Be Like Eric 

625_Eric.jpg

Looking for Eric
Directed by Ken Loach

Ho-hum, another typical Ken Loach trudge down the dead ends of the British working class. Except, wait—is suicidally depressed Mancunian postman Eric Bishop (Steve Evets) toking up and receiving visitations from talismanic former Manchester United striker Eric Cantona—playing himself—on hand to offer heavily accented life coaching? In a word, oui.

The sports idol as positive role model is the name of the game here, and Loach and regular screenwriter Paul Laverty play it straight, with the common man slavering over copious highlight-reel flashbacks, and eagerly soaking up King Eric's bromides ("Without your teammates, you are nothing") as he repairs relations with his wayward stepsons and long-abandoned first wife (their just-kids courtship is glimpsed in another set of flashbacks, to touchingly textured early Thatcher-era dance contests and christenings.). The premise, presumptively absurd, is quickly domesticated: Laverty doesn't write anything to match Cantona's own arguably Confucian wisdom, as glimpsed when the end credits replay, in its entirety, his 1995 press conference following a ban for kung-fu-kicking a heckler: "When the seagulls follow the trawler, it's because they think sardines will be thrown into the sea. Thank you very much." (Nor does the footballer's delivery come with nearly the same noblesse-oblige spin—that inclusive, knowing smugness of the athlete on top of his game, gleefully aware that his every gesture is a rare gift.) The drama and whimsy feel forced, especially a climactic showdown between a local kingpin and Eric's pudgy fellow postal workers and United fans.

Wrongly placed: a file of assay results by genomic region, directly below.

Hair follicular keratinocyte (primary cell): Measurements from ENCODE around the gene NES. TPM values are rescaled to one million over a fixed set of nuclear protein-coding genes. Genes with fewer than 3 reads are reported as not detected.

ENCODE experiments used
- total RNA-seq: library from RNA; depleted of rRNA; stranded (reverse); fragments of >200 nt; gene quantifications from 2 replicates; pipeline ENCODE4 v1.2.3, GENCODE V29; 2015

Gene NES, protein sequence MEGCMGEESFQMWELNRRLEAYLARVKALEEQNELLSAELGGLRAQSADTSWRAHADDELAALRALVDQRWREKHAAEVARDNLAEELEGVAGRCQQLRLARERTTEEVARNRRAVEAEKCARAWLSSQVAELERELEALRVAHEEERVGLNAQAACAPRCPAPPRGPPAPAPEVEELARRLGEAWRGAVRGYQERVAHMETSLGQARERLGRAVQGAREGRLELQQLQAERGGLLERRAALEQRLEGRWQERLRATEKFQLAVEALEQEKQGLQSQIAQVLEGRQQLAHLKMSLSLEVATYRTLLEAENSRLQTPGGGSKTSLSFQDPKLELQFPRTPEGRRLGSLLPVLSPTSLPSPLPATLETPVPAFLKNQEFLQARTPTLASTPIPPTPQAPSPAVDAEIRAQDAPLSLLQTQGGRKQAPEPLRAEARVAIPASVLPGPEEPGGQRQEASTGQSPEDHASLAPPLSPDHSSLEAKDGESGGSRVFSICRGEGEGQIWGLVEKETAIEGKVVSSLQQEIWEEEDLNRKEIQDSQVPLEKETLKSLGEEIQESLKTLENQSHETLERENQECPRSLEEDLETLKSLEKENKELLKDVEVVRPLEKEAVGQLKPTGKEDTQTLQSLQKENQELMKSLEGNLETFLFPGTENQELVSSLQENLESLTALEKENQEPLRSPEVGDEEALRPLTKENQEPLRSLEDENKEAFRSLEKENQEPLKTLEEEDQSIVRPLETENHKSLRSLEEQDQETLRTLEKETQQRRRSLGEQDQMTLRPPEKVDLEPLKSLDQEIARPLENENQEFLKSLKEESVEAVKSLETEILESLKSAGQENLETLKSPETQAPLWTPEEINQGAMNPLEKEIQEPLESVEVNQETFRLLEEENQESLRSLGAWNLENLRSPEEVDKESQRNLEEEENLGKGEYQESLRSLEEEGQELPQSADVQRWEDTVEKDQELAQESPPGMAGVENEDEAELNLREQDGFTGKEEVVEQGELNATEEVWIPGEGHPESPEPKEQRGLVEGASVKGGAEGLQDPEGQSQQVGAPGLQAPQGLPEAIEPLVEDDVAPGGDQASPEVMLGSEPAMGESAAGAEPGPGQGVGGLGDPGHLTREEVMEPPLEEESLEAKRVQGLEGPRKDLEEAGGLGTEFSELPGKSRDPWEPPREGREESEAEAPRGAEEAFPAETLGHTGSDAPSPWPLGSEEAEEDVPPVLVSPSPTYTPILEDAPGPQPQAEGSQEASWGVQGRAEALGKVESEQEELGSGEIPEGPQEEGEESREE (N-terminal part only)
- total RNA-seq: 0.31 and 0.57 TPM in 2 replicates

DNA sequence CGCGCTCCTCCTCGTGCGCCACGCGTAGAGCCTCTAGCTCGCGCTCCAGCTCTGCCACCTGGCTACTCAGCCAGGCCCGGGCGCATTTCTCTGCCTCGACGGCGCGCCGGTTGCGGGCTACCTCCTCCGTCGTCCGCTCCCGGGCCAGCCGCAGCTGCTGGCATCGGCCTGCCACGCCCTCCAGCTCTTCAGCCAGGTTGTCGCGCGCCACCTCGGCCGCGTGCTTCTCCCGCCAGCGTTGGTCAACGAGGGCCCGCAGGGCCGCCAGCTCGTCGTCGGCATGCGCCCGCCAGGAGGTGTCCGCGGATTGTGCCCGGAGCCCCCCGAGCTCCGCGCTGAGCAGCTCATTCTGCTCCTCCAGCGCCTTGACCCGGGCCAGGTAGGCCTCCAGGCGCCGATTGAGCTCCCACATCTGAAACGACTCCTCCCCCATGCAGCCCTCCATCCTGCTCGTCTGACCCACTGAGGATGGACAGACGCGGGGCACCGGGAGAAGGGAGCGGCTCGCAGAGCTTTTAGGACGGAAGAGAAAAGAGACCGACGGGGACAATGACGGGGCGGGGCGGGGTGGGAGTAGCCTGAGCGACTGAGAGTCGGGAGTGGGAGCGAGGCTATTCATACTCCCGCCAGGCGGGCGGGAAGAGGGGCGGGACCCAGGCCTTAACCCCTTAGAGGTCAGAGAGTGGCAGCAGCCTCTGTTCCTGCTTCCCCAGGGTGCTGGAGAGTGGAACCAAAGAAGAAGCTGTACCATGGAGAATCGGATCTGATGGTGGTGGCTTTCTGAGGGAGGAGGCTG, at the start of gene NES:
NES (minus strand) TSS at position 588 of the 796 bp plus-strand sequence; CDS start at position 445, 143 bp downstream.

But there's a sly socialism underlying that silly, contrived climax, and the positive change enacted by the two conflated collectives—a union of workers and United supporters (and a personal support system to boot)—begins to suggest sports fandom, among adults as opposed to kids or lads, as an underfilmed subject rich with social implications, class for starters (which in turn suggests that Looking for Eric may be typical Loach after all).

Opens May 14

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